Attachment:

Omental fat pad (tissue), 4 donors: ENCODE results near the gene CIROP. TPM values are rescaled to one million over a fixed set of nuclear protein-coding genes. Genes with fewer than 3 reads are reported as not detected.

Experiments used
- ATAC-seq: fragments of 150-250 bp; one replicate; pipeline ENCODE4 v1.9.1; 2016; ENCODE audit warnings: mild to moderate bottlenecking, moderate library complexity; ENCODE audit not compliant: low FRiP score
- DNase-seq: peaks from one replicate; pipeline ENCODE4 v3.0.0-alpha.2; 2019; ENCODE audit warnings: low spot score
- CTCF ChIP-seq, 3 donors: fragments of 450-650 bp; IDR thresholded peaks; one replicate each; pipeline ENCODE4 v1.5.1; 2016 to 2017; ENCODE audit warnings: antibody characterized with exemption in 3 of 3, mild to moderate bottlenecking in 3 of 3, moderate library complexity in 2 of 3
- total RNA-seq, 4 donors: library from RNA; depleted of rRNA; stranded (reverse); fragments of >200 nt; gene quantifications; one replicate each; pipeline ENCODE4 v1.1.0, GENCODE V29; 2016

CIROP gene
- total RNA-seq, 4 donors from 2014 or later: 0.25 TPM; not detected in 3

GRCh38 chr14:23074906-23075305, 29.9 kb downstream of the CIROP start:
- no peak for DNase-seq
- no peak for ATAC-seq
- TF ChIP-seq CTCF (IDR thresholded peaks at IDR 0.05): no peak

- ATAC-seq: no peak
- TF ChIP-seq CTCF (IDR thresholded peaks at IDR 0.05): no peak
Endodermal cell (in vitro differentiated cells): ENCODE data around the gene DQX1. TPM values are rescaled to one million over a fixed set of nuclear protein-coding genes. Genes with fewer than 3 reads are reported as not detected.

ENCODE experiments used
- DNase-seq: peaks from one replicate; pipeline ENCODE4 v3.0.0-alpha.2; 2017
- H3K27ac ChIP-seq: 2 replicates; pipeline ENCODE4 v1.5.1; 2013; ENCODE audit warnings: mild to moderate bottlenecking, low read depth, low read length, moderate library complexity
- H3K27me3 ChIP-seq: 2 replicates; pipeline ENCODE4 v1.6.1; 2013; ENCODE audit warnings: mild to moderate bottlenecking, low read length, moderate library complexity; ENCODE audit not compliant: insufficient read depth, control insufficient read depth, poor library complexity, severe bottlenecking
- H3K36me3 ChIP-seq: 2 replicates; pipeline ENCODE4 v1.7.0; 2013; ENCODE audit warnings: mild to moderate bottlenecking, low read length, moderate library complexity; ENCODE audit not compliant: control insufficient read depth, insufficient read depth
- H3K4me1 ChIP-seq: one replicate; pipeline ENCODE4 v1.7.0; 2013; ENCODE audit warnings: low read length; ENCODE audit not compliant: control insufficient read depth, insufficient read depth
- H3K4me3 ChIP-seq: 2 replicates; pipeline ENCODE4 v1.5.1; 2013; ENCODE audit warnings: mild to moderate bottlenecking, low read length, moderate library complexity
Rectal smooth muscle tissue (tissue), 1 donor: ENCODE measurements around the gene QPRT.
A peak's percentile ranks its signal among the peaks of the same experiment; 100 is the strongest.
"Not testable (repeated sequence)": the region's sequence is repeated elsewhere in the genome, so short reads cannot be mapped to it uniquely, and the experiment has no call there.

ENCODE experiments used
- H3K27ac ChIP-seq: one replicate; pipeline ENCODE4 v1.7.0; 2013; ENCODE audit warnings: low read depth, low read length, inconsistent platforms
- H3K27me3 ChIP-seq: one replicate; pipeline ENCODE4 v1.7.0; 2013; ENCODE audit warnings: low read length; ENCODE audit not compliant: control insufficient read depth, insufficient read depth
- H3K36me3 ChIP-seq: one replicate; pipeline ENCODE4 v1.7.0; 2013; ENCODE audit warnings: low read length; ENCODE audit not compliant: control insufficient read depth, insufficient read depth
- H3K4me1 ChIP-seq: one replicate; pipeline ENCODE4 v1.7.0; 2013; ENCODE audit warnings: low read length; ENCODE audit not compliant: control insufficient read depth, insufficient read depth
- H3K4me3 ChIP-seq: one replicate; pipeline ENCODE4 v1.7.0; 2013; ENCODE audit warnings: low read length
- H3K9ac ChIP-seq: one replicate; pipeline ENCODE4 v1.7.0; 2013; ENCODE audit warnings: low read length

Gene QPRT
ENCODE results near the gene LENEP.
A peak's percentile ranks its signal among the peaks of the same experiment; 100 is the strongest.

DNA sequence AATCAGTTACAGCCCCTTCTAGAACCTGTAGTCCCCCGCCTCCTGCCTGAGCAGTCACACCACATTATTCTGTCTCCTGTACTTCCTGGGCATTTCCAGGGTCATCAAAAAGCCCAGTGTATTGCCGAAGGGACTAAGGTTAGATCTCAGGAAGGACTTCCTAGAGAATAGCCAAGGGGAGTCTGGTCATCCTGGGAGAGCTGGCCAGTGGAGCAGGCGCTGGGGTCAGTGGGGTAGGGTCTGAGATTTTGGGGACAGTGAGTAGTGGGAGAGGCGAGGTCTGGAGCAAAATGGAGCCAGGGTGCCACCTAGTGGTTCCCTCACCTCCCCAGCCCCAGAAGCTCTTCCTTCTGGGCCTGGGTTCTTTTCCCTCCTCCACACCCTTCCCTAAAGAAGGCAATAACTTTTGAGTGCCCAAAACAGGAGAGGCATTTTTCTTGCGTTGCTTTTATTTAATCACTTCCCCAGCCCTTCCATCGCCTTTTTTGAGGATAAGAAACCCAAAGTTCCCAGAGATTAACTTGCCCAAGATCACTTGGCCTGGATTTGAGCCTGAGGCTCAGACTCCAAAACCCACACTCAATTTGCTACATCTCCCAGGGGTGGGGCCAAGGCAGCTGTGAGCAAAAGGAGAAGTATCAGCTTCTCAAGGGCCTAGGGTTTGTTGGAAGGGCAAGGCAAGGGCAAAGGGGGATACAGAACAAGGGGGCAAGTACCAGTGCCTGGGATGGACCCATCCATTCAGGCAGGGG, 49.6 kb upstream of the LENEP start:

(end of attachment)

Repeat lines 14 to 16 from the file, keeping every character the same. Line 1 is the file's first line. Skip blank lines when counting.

- TF ChIP-seq CTCF (IDR thresholded peaks at IDR 0.05): no peak
Endodermal cell (in vitro differentiated cells): ENCODE data around the gene DQX1. TPM values are rescaled to one million over a fixed set of nuclear protein-coding genes. Genes with fewer than 3 reads are reported as not detected.

ENCODE experiments used